If only we lived there ... my online property hunt is pure fantasy land
I find it soothing to look at other peoples’ homes, even if we’ll never be able to afford to live in them
‘Why put myself through the torture of looking at lovely properties that I’ll never even be able to afford? And why do I find this so soothing?’ Photograph: Kevin Van Paassen/Bloomberg via Getty
Some people like to unwind of an evening with some knitting in front of the TV, or a crossword, or even a spot of gaming. Me, I like nothing more than pulling out the laptop and logging on to property websites for a spot of what I call Fantasy House Buying.
I have barely two fivers to rub together, but I set myself a nicely comfortable upper budget and start snooping at the properties through my favourite neighbourhoods. Mentally arranging my own furniture in any number of different houses, I even go the full hog and take a virtual nosey around the neighbourhoods on Google Street View, checking out the number of trampolines (children!) versus glass box extensions (grown-ups!).
Oh look, there’s a SuperValu. That’ll be handy, I think. I could genuinely spend hours looking at front doors, appraising en suites and examining the “lovingly refurbished” properties.
“What do you think of that one?” I’ll ask my partner as I pore over a five-bedroom, turnkey seafront property with a seven-figure price tag. He checks the web page. Alarm melts away to confusion before he realises: we’re not buying it. I just do this to relax.
Granted, it’s a weird one as hobbies go. And I’ve even wondered the obvious: why put myself through the torture of looking at lovely properties that I’ll never even be able to afford? And why do I find this so soothing?
I don’t know anyone who lives in these sorts of homes
Part of it, I understand, is sheer escapism. It’s nice, albeit momentarily, to try on a life that’s not yours, if it’s got nicer curtains. It’s nice to believe, if 50 grand were to somehow fall into your lap, that you could live in one of these des-res. I don’t know anyone who lives in these sorts of homes, mainly because no one my age can afford them. An online snoop is the closest I’m likely to get to any of them.
As a new mum, I’m also invoking the nesting instinct defence. I’d love dearly to provide a large, comfortable house in a leafy, family-friendly area for my daughter which, in the current climate, seems almost as lofty a dream as winning an Oscar. And yet, I press on, mentally moving ourselves into nice house after lovely cottage. Add all this to our general obsession with property as a nation, which seems be airborne now, and it seems a reasonable enough way to pass the time.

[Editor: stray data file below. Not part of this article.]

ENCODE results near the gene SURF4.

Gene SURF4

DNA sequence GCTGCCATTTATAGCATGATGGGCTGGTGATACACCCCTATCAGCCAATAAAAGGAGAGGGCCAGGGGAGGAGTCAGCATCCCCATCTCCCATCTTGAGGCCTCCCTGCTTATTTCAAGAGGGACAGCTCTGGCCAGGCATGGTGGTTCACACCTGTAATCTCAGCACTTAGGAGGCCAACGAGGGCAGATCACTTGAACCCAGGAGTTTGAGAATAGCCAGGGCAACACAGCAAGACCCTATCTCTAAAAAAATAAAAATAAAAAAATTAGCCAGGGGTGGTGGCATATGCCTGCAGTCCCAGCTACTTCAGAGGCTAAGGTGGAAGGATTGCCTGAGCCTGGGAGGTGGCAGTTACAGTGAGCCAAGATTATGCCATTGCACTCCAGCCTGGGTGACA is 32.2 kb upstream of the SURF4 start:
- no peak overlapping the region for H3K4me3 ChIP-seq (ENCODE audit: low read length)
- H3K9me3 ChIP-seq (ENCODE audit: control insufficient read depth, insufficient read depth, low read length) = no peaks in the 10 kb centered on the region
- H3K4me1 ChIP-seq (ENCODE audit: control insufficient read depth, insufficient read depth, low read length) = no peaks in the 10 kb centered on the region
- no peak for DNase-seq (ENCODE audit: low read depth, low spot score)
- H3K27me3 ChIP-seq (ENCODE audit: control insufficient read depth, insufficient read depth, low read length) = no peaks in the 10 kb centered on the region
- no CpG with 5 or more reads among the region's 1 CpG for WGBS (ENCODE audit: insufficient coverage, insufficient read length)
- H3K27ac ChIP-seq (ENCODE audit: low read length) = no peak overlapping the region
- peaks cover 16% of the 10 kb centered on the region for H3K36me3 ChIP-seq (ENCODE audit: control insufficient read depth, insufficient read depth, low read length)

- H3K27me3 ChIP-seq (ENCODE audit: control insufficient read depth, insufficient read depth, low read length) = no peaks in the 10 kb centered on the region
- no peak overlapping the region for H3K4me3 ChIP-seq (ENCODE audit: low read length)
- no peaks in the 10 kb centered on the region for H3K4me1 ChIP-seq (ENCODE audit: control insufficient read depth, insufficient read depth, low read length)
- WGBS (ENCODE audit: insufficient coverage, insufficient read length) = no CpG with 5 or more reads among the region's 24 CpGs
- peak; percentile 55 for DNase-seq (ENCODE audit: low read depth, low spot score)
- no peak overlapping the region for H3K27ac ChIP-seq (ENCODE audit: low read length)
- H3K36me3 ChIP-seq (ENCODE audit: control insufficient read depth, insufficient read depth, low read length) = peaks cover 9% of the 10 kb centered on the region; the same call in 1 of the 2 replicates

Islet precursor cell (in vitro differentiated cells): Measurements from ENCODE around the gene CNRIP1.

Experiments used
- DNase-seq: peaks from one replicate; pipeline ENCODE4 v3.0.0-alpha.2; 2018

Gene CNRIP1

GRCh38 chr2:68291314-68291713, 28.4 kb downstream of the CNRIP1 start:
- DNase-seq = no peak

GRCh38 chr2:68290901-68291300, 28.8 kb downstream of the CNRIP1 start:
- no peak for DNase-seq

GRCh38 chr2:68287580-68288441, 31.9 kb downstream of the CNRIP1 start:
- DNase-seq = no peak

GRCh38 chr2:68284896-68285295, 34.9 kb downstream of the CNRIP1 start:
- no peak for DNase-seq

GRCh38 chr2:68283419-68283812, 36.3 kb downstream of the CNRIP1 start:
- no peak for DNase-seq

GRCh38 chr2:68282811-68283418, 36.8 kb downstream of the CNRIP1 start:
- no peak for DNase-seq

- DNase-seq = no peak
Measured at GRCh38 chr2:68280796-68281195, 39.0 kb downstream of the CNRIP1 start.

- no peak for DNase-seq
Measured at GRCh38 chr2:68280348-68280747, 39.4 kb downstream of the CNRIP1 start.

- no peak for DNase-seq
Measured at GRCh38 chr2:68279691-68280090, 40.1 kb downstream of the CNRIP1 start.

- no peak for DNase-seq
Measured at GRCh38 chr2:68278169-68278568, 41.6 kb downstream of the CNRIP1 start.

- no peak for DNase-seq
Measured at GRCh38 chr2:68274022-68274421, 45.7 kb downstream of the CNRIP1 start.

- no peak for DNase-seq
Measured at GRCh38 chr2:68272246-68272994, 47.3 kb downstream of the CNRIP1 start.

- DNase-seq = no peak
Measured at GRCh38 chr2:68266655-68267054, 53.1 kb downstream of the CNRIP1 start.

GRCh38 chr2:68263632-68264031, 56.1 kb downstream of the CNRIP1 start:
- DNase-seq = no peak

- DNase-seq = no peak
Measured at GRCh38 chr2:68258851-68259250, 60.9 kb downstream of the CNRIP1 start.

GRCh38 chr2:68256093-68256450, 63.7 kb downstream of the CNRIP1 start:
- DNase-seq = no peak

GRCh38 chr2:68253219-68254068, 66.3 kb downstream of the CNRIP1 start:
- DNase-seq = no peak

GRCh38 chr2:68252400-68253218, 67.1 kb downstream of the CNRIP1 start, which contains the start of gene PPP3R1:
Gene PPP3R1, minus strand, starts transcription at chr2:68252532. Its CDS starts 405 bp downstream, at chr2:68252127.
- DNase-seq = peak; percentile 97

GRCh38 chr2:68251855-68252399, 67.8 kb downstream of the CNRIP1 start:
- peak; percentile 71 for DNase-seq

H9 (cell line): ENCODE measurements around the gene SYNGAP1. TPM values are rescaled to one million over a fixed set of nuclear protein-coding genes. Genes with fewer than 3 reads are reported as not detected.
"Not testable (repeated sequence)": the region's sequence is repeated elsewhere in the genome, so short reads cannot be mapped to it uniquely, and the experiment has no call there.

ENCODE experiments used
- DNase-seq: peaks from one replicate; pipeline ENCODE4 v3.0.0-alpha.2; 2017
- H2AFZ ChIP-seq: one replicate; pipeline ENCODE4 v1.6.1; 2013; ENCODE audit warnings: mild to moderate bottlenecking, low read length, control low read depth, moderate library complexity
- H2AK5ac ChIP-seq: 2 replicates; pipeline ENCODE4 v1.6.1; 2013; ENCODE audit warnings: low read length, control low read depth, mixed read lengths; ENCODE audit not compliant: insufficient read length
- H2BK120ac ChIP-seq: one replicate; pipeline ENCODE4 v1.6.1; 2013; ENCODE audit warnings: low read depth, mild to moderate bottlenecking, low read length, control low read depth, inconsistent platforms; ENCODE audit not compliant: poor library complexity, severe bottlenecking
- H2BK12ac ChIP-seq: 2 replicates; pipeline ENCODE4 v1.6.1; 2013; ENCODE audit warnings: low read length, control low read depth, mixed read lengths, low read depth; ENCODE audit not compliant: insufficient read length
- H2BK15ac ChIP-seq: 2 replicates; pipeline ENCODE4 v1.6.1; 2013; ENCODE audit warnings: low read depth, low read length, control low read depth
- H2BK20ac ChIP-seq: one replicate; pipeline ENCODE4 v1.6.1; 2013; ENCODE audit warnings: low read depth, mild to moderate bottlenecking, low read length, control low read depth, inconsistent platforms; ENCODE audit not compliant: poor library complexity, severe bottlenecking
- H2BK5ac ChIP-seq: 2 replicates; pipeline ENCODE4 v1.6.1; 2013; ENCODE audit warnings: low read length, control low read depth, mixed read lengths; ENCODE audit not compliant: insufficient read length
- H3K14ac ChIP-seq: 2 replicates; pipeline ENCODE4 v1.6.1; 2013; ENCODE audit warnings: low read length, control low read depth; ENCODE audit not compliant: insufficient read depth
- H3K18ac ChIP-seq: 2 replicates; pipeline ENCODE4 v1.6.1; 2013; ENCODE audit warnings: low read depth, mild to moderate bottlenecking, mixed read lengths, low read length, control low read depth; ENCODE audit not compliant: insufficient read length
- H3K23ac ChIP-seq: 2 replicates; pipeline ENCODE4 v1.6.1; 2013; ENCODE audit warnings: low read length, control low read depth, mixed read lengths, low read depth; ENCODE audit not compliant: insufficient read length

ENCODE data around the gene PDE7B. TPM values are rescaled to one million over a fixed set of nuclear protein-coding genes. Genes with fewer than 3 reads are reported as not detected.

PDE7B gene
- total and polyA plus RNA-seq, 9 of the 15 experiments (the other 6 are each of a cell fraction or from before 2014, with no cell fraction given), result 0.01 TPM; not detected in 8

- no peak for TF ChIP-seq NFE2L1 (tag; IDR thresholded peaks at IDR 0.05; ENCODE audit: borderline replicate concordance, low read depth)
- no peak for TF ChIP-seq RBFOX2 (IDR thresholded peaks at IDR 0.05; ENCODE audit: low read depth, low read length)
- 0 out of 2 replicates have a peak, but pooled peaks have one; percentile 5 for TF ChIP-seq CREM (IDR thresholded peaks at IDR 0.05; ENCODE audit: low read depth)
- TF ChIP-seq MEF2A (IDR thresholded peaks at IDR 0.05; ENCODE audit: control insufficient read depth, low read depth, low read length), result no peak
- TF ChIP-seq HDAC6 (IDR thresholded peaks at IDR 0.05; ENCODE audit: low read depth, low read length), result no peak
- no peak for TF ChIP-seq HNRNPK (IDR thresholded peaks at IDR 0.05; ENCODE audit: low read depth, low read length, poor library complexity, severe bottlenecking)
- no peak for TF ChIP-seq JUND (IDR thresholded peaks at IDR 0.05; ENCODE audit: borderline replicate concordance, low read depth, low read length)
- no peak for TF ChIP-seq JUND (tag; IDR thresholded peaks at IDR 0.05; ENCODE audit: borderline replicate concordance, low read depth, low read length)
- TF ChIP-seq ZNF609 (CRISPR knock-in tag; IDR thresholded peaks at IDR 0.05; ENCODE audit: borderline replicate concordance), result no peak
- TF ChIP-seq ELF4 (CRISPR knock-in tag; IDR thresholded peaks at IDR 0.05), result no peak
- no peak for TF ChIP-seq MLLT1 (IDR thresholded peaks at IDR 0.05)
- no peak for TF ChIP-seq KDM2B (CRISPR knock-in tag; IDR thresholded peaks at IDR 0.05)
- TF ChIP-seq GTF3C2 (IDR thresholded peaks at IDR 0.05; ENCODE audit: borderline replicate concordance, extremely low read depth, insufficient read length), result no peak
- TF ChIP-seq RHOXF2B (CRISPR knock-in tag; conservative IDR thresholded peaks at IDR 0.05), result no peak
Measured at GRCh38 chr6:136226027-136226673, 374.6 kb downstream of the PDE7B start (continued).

While property prices nationwide are up 2.3 per cent, Dublin house prices are reportedly cooling (there has been a 0.2 per cent reduction in Dublin prices in July). Many of us are cautiously optimistic about finding an affordable place to buy, so I know I can’t be the only one doing an online tyre kicking (the term for people who pop around to show houses for a gawp without any real intention of purchasing). And yet it could just be the time to tentatively dip a toe back into the market.
Yet given the waxing and waning of the property market in recent years, anyone trying to (seriously) buy a house would do well to be judicious and smart about it. Play the game properly, after all, and you could end up quids in; just ask anyone who bought in Phibsborough, Stoneybatter or Dundrum 20 years ago.
Which mature cul-de-sacs are likely to entice young families in the future?
It’s a question, therefore, of playing the property prediction game. Which neighbourhoods are still considered gritty, but due a blessed tap of the gentrification wand? Which mature cul-de-sacs are likely to entice young families in the future? What neighbourhood is due to get a new shopping centre? Is Lidl or Aldi moving into the area (always the sign of a neighbourhood with something interesting happening to it)? How will future developments affect the area? How will changes in transport links change things up? Is a Luas stop or MetroLink station in the works? What remote village is due to get an upgrade to commuter town? What about the area’s immediate infrastructure – something that could make or break a town’s fortunes with the swipe of a civil servant’s pen?
According to Business Insider magazine, if an area starts putting money into roads, it could be a sign that gentrification could well be under way soon. A diverse and young population is also a harbinger of more amenities to come.
That great wave of gentrification you’ve been hoping for might just take longer than you think
It’s one thing liking an area already replete with brunch spots, second-hand shops and nice green spaces, but the more prudent house buyer knows that playing the property prediction game, and getting in there before the baristas, can pay off handsomely.
Ultimately, hours in front of the laptop will only get you so far in this regard. Nothing beats dropping into the neighbourhood IRL (in real life) to see if you really like its energy, residents and way of doing things. Because you’ll need to like what’s on offer there now, because that great wave of gentrification you’ve been hoping for might just take longer than you think.